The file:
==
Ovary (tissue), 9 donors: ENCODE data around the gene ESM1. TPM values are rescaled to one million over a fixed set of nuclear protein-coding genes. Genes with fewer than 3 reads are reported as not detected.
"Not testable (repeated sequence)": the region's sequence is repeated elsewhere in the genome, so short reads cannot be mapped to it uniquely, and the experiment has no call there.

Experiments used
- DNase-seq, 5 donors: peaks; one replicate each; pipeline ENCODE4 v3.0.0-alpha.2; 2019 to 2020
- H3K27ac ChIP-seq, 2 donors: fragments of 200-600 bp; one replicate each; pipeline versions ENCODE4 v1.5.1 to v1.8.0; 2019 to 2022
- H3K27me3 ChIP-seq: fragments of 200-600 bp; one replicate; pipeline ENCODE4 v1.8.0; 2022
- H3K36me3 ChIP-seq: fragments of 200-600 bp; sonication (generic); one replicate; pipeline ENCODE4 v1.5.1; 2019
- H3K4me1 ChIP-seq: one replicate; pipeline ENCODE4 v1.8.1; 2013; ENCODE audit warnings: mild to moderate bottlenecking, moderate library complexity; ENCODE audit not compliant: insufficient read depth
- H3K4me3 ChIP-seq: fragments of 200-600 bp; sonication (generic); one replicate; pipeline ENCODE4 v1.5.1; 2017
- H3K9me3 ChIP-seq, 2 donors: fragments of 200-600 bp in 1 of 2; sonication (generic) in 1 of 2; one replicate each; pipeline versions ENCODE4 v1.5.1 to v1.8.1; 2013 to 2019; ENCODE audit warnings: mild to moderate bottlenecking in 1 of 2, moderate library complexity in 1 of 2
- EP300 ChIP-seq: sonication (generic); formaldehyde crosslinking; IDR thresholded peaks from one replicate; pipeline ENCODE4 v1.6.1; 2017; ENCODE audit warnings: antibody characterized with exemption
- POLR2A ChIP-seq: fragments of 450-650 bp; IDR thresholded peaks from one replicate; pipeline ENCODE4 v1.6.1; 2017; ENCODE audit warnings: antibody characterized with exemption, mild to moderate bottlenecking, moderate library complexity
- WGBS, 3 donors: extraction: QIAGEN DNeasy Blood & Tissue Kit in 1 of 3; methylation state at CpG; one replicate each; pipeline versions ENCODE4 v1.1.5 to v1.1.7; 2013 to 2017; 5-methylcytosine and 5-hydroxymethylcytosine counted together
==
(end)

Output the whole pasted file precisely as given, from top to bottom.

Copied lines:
Ovary (tissue), 9 donors: ENCODE data around the gene ESM1. TPM values are rescaled to one million over a fixed set of nuclear protein-coding genes. Genes with fewer than 3 reads are reported as not detected.
"Not testable (repeated sequence)": the region's sequence is repeated elsewhere in the genome, so short reads cannot be mapped to it uniquely, and the experiment has no call there.

Experiments used
- DNase-seq, 5 donors: peaks; one replicate each; pipeline ENCODE4 v3.0.0-alpha.2; 2019 to 2020
- H3K27ac ChIP-seq, 2 donors: fragments of 200-600 bp; one replicate each; pipeline versions ENCODE4 v1.5.1 to v1.8.0; 2019 to 2022
- H3K27me3 ChIP-seq: fragments of 200-600 bp; one replicate; pipeline ENCODE4 v1.8.0; 2022
- H3K36me3 ChIP-seq: fragments of 200-600 bp; sonication (generic); one replicate; pipeline ENCODE4 v1.5.1; 2019
- H3K4me1 ChIP-seq: one replicate; pipeline ENCODE4 v1.8.1; 2013; ENCODE audit warnings: mild to moderate bottlenecking, moderate library complexity; ENCODE audit not compliant: insufficient read depth
- H3K4me3 ChIP-seq: fragments of 200-600 bp; sonication (generic); one replicate; pipeline ENCODE4 v1.5.1; 2017
- H3K9me3 ChIP-seq, 2 donors: fragments of 200-600 bp in 1 of 2; sonication (generic) in 1 of 2; one replicate each; pipeline versions ENCODE4 v1.5.1 to v1.8.1; 2013 to 2019; ENCODE audit warnings: mild to moderate bottlenecking in 1 of 2, moderate library complexity in 1 of 2
- EP300 ChIP-seq: sonication (generic); formaldehyde crosslinking; IDR thresholded peaks from one replicate; pipeline ENCODE4 v1.6.1; 2017; ENCODE audit warnings: antibody characterized with exemption
- POLR2A ChIP-seq: fragments of 450-650 bp; IDR thresholded peaks from one replicate; pipeline ENCODE4 v1.6.1; 2017; ENCODE audit warnings: antibody characterized with exemption, mild to moderate bottlenecking, moderate library complexity
- WGBS, 3 donors: extraction: QIAGEN DNeasy Blood & Tissue Kit in 1 of 3; methylation state at CpG; one replicate each; pipeline versions ENCODE4 v1.1.5 to v1.1.7; 2013 to 2017; 5-methylcytosine and 5-hydroxymethylcytosine counted together